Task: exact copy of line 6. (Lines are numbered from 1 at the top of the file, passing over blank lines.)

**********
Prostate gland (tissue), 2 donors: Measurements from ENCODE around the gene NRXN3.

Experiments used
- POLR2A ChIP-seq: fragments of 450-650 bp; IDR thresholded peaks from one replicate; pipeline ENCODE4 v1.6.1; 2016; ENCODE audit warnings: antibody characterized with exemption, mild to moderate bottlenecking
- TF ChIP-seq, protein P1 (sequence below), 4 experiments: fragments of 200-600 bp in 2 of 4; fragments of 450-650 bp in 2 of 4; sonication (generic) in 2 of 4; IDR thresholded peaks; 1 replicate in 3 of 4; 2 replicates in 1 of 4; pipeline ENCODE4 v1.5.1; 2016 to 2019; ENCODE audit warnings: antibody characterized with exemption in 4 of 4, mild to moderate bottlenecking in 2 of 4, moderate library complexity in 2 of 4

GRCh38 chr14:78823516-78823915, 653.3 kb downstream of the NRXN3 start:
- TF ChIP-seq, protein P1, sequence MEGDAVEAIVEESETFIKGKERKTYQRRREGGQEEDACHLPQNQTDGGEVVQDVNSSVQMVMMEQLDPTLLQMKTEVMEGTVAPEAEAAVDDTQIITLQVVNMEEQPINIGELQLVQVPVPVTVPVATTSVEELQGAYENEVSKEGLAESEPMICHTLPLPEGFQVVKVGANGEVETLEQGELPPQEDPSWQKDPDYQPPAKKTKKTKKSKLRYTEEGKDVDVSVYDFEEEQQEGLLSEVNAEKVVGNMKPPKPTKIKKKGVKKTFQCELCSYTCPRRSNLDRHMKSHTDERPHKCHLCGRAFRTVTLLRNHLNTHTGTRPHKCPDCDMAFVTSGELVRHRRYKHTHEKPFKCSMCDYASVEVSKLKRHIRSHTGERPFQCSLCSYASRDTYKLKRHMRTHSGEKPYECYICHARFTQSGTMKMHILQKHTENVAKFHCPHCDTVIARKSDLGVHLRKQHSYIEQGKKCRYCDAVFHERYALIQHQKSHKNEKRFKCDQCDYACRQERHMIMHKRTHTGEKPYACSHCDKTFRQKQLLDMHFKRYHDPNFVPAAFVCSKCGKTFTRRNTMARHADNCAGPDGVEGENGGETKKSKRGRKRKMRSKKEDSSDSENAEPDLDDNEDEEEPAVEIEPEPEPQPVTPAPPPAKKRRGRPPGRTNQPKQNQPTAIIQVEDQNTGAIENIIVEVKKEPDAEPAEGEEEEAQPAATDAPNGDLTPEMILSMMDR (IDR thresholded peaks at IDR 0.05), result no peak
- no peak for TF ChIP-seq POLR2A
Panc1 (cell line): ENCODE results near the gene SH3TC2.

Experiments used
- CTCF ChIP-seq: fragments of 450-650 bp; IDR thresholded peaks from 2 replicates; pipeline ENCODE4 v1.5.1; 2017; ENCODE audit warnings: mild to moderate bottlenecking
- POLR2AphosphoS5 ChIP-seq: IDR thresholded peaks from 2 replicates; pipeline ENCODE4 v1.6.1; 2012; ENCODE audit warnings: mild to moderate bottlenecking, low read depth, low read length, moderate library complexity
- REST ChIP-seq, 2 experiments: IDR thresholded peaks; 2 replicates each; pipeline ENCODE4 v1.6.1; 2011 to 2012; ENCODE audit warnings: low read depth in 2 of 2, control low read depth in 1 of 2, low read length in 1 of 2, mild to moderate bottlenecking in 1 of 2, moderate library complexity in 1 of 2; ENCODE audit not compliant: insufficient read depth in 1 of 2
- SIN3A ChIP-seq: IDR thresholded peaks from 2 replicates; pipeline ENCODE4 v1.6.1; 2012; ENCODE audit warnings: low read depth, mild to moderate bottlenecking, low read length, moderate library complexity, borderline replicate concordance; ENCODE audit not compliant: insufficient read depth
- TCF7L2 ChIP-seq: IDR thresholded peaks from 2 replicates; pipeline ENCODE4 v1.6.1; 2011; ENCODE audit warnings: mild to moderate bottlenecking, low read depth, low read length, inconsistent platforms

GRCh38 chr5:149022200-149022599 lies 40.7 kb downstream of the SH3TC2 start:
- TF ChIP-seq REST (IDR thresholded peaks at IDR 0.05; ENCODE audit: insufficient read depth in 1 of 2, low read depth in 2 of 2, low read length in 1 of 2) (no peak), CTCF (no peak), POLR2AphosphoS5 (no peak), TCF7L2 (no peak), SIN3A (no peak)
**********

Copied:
- TF ChIP-seq, protein P1, sequence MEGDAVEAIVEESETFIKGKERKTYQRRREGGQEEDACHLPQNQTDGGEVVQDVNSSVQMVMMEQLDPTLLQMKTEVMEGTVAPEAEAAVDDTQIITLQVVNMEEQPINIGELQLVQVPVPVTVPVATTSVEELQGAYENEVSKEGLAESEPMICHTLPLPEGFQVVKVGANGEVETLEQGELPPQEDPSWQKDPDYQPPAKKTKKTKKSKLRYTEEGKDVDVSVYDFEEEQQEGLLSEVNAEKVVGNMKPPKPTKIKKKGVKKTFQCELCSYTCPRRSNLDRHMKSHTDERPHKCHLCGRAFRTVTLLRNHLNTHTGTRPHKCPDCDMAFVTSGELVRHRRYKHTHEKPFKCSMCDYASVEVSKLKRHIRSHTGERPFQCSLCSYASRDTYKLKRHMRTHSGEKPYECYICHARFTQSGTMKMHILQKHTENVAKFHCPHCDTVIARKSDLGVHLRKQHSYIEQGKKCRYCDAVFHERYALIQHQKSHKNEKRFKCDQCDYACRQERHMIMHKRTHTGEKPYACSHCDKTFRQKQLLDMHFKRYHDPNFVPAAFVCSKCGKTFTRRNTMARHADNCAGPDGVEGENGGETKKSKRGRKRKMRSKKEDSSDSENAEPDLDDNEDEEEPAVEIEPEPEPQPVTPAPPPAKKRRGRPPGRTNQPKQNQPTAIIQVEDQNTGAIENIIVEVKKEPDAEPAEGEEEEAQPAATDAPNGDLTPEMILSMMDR (IDR thresholded peaks at IDR 0.05), result no peak